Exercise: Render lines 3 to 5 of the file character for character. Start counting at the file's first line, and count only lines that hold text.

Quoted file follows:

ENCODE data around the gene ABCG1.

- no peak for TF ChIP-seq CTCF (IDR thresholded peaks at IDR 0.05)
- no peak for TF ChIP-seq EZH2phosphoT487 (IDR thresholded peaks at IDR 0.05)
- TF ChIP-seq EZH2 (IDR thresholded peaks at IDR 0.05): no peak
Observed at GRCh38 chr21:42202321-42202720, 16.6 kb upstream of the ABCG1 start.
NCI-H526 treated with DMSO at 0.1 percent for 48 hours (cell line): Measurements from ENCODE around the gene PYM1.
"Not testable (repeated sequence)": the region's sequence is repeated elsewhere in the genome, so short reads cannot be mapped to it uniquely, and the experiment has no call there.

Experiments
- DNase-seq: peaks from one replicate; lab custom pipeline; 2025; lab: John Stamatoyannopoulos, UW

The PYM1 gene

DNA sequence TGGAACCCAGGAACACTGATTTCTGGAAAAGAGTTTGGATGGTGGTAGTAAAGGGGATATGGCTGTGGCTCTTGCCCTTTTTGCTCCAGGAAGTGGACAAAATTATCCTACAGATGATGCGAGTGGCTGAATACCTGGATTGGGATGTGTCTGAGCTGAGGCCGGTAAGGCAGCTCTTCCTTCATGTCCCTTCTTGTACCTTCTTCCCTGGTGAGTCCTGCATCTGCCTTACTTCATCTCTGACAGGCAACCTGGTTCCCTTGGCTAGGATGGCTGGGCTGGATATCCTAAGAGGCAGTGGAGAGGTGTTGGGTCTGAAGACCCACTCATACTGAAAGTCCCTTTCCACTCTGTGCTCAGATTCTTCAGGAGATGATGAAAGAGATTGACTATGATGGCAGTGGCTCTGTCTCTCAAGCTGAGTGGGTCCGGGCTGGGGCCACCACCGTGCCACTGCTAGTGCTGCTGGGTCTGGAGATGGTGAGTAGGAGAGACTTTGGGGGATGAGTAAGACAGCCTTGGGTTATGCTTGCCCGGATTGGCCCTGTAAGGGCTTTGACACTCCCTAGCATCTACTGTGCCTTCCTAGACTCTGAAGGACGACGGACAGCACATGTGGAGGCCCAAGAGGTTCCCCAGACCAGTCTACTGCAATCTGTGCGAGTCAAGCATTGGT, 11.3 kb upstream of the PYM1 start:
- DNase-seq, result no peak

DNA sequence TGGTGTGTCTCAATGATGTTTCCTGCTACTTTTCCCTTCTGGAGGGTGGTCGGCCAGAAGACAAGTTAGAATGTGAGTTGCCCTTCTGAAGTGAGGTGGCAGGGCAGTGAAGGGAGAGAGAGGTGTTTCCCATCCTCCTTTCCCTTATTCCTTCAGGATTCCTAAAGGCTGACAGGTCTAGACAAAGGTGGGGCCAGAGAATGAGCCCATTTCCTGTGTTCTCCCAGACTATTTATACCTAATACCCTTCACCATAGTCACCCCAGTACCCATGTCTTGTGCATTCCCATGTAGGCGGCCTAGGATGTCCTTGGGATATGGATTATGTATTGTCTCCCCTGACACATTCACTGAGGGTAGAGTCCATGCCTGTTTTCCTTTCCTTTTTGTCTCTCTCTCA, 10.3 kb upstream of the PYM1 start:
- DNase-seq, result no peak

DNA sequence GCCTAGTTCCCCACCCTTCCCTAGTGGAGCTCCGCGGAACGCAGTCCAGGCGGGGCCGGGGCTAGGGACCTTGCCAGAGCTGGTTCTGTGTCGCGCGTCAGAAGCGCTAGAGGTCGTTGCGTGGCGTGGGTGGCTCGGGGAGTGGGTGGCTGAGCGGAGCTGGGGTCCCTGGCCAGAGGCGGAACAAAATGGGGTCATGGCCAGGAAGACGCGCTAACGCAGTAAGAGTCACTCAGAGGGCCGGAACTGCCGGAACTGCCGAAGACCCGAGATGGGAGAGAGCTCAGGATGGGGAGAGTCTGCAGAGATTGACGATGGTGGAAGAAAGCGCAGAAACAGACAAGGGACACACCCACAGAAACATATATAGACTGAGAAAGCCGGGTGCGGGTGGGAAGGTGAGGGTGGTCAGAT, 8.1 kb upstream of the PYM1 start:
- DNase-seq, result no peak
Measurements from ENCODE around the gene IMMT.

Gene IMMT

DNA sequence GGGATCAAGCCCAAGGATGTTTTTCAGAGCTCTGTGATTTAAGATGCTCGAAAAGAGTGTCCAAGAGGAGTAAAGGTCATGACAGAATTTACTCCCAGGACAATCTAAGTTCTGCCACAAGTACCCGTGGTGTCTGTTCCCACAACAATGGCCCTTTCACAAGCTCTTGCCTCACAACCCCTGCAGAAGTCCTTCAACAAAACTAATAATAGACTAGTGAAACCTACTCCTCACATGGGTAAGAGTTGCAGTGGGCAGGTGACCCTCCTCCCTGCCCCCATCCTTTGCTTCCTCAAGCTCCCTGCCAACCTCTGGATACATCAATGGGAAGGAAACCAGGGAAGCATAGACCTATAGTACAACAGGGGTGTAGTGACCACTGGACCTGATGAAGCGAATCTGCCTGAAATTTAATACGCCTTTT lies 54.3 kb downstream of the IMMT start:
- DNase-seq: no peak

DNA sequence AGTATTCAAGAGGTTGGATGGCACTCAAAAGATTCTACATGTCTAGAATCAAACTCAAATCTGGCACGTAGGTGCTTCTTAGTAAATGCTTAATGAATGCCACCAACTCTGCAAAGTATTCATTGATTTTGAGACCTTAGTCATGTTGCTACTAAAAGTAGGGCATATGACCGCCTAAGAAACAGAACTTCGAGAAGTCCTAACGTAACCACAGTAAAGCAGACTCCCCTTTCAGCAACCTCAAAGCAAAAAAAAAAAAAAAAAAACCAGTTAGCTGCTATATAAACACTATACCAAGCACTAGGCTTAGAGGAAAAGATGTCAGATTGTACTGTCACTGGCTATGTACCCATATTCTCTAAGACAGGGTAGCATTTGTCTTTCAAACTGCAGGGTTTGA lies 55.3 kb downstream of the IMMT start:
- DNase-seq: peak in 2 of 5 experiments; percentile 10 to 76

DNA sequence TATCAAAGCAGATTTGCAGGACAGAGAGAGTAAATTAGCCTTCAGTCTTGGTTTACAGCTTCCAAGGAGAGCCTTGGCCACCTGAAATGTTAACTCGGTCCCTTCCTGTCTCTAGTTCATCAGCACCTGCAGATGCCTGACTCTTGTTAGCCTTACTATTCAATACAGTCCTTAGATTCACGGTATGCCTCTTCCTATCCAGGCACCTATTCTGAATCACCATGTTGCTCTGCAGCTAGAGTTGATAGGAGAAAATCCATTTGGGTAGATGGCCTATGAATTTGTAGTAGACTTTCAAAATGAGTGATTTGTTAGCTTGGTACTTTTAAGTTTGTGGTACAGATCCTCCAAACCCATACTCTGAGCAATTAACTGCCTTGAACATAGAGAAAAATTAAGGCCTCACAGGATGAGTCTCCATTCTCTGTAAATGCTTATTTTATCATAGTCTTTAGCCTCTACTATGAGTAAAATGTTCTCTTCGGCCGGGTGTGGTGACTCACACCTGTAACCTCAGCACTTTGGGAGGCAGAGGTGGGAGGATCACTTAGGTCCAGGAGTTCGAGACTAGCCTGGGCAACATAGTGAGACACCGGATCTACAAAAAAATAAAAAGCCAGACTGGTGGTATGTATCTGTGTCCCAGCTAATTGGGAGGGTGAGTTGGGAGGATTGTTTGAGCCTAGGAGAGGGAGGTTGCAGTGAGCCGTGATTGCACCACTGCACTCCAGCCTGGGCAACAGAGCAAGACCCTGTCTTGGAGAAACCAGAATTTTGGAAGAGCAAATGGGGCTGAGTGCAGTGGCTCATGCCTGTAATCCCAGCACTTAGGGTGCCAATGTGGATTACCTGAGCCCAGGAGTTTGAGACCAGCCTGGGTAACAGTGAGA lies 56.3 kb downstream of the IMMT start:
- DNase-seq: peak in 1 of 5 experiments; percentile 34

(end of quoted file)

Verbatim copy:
- no peak for TF ChIP-seq EZH2phosphoT487 (IDR thresholded peaks at IDR 0.05)
- TF ChIP-seq EZH2 (IDR thresholded peaks at IDR 0.05): no peak
Observed at GRCh38 chr21:42202321-42202720, 16.6 kb upstream of the ABCG1 start.